Singapore Guidelines on Artificial Intelligence: How Singapore Policies Impact the future of AI

Ketaki JoshiKetaki Joshi
Ketaki Joshi
November 10, 2022
Singapore Guidelines on Artificial Intelligence: How Singapore Policies Impact the future of AI
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As artificial intelligence (AI) becomes increasingly embedded in everyday business practices, products, services, processes, and decision-making, both corporations and consumers are shifting their attention to how their data is being used. Other potential risks include bias (such as ethnicity, gender, profession,etc.), undermining people's privacy, black-box nature, etc. 

The concerns have rushed governments around the world to formulate legal frameworks to control and govern AI and its impacts, including Singapore. 

Singapore in 2019 unveiled ‘The National AI Strategy’, 1 a key step in their Smart Nation journey, to deepen the use of AI technologies, identify and allocate resources to key focus areas, as well as pave the way to be a leader in developing and deploying "scalable, impactful AI solutions" in key verticals by 2030. One of the purposes the country aims to achieve from this strategy is “how Government, companies, and researchers can work together to realise positive impact from AI. Talent, data, regulation, and effective deployment are key elements needed to enable AI applications that serve society”

Singapore pursues a balanced approach to promoting AI by facilitating innovation, safeguarding consumer interests, and serving as a common global reference point by enabling good governance and enforcing ethical practices in implementing AI. The same is designed to oversee matters that consider the justification of automation in AI-enabled decision-making, the level of human involvement desired, and the risk involved along with its mitigation. In Singapore, the Personal Data Protection Commission (PDPC) 2 oversees all matters related to data and AI, and it covers AI developers and, User companies (backroom operations, front-end usage companies, and companies that sell/distribute devices or equipment that provide AI-powered features) (Rai, Murali, 2020) 3. The Singapore Academy of Law (SAL) 4 oversees the application of law applicable to AI systems and issues currently under consideration impacting industries relying on AI systems and/or robotics. In reference to the same and the follow-up amendments to the PDPR 2021 (Personal Data Protection Regulations 2021) 5 from October 2021; there are minor clarifications on what constitutes 'significant harm' and egregious mishandling of personal data.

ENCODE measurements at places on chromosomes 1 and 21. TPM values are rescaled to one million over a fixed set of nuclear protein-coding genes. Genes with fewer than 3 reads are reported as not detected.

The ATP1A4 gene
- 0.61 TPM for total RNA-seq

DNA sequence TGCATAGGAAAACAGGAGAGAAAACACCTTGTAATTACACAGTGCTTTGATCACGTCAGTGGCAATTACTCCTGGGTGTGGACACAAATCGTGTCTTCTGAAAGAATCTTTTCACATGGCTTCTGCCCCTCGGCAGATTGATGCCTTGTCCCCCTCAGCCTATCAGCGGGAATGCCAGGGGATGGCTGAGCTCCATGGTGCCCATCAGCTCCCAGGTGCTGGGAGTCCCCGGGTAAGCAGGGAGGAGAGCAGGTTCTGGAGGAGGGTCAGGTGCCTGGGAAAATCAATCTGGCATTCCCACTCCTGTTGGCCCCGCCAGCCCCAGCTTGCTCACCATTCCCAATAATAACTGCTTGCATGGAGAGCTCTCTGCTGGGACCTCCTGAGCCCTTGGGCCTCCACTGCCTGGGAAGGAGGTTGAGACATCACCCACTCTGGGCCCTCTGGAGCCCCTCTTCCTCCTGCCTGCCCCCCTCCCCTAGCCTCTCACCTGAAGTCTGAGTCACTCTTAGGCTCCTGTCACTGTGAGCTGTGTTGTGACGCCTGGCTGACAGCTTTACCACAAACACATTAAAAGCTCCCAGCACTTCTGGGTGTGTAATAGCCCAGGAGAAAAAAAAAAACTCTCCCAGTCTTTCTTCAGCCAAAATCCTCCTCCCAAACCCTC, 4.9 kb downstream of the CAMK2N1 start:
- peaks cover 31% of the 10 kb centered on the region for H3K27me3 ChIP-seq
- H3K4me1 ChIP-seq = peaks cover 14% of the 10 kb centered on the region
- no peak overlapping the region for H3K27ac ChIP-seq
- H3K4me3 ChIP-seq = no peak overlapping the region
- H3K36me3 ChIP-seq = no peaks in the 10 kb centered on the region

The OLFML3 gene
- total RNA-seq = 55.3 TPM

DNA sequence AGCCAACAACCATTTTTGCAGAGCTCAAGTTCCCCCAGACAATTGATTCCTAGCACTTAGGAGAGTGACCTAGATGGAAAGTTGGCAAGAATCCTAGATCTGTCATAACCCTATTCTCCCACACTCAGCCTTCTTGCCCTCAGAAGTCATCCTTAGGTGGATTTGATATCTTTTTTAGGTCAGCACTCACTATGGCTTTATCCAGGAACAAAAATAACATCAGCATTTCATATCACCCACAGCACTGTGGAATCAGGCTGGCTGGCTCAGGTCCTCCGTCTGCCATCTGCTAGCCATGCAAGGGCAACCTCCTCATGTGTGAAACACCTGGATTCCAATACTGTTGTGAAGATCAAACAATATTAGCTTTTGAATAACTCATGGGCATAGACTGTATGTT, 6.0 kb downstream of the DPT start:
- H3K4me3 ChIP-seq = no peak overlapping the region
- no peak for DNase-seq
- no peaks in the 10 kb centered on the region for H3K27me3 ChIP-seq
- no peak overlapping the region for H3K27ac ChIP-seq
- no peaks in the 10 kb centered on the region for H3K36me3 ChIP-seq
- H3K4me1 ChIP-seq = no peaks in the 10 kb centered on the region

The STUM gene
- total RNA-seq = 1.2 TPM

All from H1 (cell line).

Critical updates in Singapore over the past 2 years or so in the field of AI include the Cyber Security Agency of Singapore (CSA) 6 announcements in October 2021, as well as a court’s decision on the scope of the PDPA on 25th May 2021 (Bellingham, Alex v Reed, Michael [2021] SGHC 125) (Crompton, Buttoo, 2022) 7. The Government of Singapore also launched Singapore’s AI Verify, a Testing Framework and Toolkit for AI Governance, for companies that want to test their AI capabilities (Lee, Mulrow Peattie, 2022) 8 .

Here’s an overview of AI policy initiatives in Singapore, categorized by policy instruments:

Figure 2: AI policy initiatives in Singapore. Source: OECD.AI (2021), powered by EC/OECD (2021), database of national AI policies, accessed on 26/08/2022, 

Singapore has also taken a friendlier position to enter the cryptocurrency space. There are discussions happening around the approach to the issue of automated contracting 9, which will have implications for AI. Views reflected in B2C2 Ltd v Quoine Pte Ltd. 10, also suggest that ‘for truly autonomous systems, the enquiry may be different. Would a court still look to the state of mind of the programmer, or would it look to, say, the (typically) opaque subroutines of the algorithm during subsequent system operation to determine knowledge, and attribute that to the relevant party? Extremely complex factual enquiries may result from such an approach’. 

The Monetary Authority of Singapore (MAS) 11, in February 2022, announced the release of five white papers detailing assessment methodologies for the Fairness, Ethics, Accountability and Transparency (FEAT) principles, to guide the responsible use of AI by financial institutions (FIs). 

Although the global discourse on AI regulation is still evolving, common standards are beginning to develop. It is high time for organizations to ensure they have reliable procedures in place to address AI risks and comply with all applicable laws and regulations.  Organizations should build or adopt a framework for risk management and compliance that will allow them to rapidly scale AI projects, but safely deploy AI. 

For insights on how regulators are responding to the Ethical Use of AI globally, download our whitepaper:

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1. The National AI Strategy:

2. Personal Data Protection Commission:

3. Rai, Murali, 2020:

4. Singapore Academy of Law:

5. Personal Data Protection Regulations 2021:

6. Cyber Security Agency of Singapore:

7. Crompton, Buttoo, 2022:

8. Lee, Mulrow Peattie, 2022:

9, 10. Publication by Norton Rose Fulbright:

11.  Monetary Authority of Singapore announcement:

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